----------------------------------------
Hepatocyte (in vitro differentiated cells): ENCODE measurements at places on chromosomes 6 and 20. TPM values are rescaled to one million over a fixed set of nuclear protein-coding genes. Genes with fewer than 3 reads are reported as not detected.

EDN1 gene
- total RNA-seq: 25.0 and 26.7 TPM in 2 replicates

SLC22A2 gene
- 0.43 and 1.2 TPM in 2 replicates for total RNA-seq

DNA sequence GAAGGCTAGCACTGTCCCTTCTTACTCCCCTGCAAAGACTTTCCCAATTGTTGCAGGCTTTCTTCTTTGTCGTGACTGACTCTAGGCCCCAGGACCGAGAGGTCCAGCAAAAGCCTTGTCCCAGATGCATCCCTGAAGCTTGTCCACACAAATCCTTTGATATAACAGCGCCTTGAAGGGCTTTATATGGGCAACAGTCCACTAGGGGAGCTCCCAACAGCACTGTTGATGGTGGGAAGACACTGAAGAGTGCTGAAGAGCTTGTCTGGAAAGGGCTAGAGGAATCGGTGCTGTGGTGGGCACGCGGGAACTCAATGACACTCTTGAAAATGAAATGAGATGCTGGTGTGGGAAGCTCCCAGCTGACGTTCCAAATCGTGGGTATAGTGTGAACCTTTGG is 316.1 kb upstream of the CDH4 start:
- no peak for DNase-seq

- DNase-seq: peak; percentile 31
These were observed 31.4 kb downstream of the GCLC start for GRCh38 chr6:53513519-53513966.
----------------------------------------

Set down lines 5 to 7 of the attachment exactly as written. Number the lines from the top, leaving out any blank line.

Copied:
- 0.43 and 1.2 TPM in 2 replicates for total RNA-seq

DNA sequence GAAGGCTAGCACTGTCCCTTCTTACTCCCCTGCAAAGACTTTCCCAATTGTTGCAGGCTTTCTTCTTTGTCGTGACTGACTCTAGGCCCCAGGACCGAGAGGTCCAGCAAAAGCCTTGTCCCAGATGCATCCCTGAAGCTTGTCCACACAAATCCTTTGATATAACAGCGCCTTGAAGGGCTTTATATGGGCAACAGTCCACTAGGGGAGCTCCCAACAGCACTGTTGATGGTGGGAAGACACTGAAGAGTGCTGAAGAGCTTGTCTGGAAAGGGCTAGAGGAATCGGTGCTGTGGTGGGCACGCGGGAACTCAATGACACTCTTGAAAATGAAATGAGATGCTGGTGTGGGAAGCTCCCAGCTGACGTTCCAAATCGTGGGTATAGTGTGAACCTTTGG is 316.1 kb upstream of the CDH4 start:
- no peak for DNase-seq